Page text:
Essential Fatty Acids

Fatty acids play a key role in normal brain function. Since the body cannot synthesize essential fatty acids (EFA), they must be provided in the diet. There are two major types of EFAs: omega-3 fatty acids (found in cold-water fish such as salmon, mackerel, halibut, and herring) and omega-6 fatty acids (found in commonly used cooking oils, such as sunflower oil, safflower oil, corn oil, and soybean oil). Omega-3 fatty acids are highly concentrated in the brain and appear to play a particularly important role in cognitive and behavioral function. Specific enzymes convert EFAs (such as alpha linolenic acid [ALA]) into other substances known as long-chain polyunsaturated fatty acids (PUFAs). PUFAs, including eicosapentaenoic acid (EPA) and docosahexanoic (DHA), are also essential for normal brain function. Some researchers believe that individuals with ADHD may have difficulty converting EFAs to PUFAs and may be deficient in both of these substances. In a recent study, researchers reported the following findings in hyperactive boys compared to boys of the same age who were not hyperactive:

  • Lower blood levels of PUFAs and omega-3 fatty acids
  • More allergies and other health problems associated with EFA deficiencies
  • Less likelihood of having been breastfed (breast milk contains PUFAs)

Another study found that boys with lower levels of omega-3 fatty acids had more learning and behavioral problems (such as temper tantrums and sleep disturbances) than boys with normal omega-3 fatty acid levels.



ADD / ADHD Dietary Suggestion

  • FirstLine Therapy® Diet


ADD / ADHD Massage and Physical Therapy

Relaxation and massage techniques have been shown to reduce anxiety and activity levels in children and adolescents with a variety of psychiatric illnesses. In one study of 28 teenage boys with ADHD, those who received 15 minutes of massage for 10 consecutive school days demonstrated significant improvement in measures of behavior and concentration compared to those who were guided in progressive muscle relaxation for the same duration of time.



ADD / ADHD Mind/Body Medicine

Mind/body  techniques  such  as  hypnotherapy,  progressive  relaxation,  and biofeedback are particularly well suited to children and adolescents. Children tend to readily accept hypnotic suggestion and the visual process of biofeedback works well for children of this generation because many are accustomed to computerized graphics. Through these techniques, children are often able to learn coping skills that will stay with them for the rest of their lives. These treatments allow children to gain a sense of control and mastery, increase self-esteem, and decrease stress.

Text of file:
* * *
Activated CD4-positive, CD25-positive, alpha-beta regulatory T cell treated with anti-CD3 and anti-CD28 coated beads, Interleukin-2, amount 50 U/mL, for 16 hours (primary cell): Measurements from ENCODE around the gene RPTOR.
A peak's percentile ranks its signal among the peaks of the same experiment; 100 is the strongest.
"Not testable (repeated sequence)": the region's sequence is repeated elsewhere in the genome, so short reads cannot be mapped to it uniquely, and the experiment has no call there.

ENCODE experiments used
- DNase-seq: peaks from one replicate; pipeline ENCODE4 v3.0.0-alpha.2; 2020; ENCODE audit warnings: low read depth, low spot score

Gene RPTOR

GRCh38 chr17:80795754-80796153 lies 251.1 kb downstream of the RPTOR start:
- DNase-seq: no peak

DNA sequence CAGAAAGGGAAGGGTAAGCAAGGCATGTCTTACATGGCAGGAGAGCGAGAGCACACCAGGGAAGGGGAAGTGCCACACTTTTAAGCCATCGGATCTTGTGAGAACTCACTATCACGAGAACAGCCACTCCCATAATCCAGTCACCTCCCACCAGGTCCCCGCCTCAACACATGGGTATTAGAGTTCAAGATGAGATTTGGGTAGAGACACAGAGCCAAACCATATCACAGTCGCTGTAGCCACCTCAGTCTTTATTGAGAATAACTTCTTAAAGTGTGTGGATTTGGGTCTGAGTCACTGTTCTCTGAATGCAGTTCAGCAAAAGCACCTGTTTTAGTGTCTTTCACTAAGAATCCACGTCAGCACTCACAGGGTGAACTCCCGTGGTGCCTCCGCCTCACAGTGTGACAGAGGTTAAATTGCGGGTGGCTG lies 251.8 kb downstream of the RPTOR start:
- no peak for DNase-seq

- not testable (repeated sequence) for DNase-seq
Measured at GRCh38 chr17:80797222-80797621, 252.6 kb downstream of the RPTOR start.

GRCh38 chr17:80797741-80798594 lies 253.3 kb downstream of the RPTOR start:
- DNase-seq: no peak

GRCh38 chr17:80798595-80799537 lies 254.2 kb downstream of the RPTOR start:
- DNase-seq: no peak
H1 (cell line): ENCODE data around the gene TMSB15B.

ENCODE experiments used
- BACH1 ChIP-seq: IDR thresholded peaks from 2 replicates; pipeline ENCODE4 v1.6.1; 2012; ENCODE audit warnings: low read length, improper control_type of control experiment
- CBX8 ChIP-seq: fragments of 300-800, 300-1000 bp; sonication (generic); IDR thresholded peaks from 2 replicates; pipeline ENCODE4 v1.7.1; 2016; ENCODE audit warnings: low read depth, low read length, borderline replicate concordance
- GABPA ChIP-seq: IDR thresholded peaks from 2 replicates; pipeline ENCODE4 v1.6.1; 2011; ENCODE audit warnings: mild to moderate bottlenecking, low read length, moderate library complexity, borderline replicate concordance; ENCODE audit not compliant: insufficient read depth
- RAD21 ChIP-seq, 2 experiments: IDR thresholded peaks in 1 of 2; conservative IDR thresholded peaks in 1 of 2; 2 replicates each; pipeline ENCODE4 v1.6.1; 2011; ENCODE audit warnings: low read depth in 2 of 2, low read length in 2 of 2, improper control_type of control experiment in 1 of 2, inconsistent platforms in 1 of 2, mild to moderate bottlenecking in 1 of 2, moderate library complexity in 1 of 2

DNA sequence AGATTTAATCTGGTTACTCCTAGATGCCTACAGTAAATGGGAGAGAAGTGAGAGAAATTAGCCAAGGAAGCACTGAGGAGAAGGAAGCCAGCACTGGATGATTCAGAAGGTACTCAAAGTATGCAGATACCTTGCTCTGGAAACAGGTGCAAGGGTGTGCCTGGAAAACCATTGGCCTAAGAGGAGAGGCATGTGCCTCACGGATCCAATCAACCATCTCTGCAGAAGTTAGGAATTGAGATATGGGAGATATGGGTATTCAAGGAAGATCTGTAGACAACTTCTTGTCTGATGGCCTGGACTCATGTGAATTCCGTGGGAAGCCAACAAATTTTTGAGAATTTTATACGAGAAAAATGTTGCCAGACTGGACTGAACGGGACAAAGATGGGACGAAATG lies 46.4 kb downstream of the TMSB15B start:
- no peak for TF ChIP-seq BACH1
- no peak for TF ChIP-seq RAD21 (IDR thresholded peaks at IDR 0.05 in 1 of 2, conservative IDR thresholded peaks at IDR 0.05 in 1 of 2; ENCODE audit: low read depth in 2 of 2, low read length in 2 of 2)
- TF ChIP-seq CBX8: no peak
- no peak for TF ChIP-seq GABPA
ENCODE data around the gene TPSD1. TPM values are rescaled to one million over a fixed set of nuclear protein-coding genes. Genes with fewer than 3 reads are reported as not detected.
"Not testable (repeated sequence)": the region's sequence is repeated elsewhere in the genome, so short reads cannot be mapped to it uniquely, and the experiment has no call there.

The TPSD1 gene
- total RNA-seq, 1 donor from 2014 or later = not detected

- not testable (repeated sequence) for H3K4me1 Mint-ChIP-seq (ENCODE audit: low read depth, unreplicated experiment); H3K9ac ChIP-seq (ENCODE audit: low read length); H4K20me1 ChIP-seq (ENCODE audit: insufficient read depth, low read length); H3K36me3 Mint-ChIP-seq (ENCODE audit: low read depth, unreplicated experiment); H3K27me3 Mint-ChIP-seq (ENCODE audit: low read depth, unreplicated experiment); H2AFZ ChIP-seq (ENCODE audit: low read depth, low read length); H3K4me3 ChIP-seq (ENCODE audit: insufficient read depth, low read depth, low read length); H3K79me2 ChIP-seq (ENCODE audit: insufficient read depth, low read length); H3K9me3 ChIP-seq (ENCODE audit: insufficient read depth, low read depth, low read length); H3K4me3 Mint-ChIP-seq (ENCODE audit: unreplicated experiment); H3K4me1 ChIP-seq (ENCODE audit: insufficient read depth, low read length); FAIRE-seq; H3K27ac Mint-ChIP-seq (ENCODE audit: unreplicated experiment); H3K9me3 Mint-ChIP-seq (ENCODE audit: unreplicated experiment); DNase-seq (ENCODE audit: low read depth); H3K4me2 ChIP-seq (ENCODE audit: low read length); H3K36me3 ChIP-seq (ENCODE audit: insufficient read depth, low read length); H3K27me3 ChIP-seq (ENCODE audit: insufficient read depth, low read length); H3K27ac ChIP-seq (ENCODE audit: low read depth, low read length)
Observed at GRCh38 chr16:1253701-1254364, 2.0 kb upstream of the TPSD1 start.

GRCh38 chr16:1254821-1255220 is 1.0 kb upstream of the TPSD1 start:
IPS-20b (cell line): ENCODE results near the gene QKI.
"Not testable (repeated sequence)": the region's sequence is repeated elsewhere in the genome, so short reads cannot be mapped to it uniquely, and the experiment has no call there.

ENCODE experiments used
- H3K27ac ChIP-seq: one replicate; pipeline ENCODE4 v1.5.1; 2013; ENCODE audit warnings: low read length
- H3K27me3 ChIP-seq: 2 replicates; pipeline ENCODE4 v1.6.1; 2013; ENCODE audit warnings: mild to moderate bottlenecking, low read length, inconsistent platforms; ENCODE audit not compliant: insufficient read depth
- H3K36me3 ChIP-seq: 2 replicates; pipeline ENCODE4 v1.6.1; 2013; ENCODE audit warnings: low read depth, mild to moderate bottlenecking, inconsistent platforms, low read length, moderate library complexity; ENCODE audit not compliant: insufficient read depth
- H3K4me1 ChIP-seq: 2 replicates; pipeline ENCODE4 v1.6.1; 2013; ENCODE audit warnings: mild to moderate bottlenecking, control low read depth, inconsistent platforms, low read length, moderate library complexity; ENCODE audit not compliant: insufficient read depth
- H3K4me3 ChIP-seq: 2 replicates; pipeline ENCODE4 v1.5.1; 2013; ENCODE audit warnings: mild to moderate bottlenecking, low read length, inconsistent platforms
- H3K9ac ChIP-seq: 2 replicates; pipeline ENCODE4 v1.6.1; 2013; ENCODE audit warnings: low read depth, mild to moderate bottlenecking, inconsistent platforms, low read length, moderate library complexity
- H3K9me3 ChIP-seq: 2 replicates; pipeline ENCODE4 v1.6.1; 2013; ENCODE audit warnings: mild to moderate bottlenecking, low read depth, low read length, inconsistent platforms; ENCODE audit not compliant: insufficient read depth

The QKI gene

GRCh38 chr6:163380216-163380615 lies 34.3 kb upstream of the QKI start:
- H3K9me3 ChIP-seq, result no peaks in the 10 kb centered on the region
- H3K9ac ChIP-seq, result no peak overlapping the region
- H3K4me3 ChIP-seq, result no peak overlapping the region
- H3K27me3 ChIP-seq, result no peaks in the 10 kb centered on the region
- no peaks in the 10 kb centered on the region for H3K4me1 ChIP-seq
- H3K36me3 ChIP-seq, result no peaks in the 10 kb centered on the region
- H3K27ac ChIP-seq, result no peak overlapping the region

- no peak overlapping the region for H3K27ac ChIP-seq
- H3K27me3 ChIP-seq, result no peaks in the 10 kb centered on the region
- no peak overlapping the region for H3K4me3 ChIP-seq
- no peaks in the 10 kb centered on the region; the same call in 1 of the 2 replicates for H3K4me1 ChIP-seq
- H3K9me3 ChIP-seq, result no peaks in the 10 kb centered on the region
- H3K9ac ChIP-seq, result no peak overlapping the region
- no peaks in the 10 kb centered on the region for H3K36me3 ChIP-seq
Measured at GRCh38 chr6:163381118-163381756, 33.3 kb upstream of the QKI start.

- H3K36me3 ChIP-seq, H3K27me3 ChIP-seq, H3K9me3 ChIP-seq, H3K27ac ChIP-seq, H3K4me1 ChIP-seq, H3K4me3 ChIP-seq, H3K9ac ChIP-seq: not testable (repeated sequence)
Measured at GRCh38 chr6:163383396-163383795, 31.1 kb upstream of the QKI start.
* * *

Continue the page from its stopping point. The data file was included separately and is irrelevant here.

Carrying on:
Many researchers believe that hyperactive behavior in children results from excessive slow-wave (or theta) activity in certain regions of the brain. In EEG biofeedback, or neurofeedback, an individual is provided with information regarding his or her brain activity. The subject is then trained to suppress slow wave activities while enhancing faster brain waves, over a period of usually 40 or more sessions. The belief is that these children can be trained to consciously modify and permanently change this underlying abnormal electrical brain activity associated with ADHD.

In one study of 23 hyperactive children and teenagers, those who successfully decreased their theta activity after 2 to 3 months of intensive neurofeedback training showed significant improvements in behavior and attention. In a similar study of 18 children and adolescents with ADHD, those who attended 40 neurofeedback sessions over a 6-month period demonstrated a significant improvement in IQ scores and a substantial reduction in inattentive behavior compared to those who did not attend the neurofeedback sessions.

A larger, more recent study found that a combination of 40 behavioral treatments (neurofeedback and metacognitive strategies, a technique designed to help individuals consciously monitor how they learn and remember things), significantly improved ADHD symptoms, academic performance, and IQ scores among children and adults with ADHD. The combined treatment also dramatically reduced the need for medications; 30% of the participants were taking stimulant medication at the beginning of the study compared to only 6% at the end of the study. To be most effective for ADHD, however, these mind/body techniques should be incorporated into an overall comprehensive treatment plan that is tailored to the particular individual.



ADD / ADHD Traditional Chinese Medicine

Qi Gong

Although no published studies have evaluated qi gong as a treatment for ADHD, preliminary evidence from unpublished research suggests that weekly qi gong breathing techniques may improve attention and reduce disruptive behaviors in school-age children.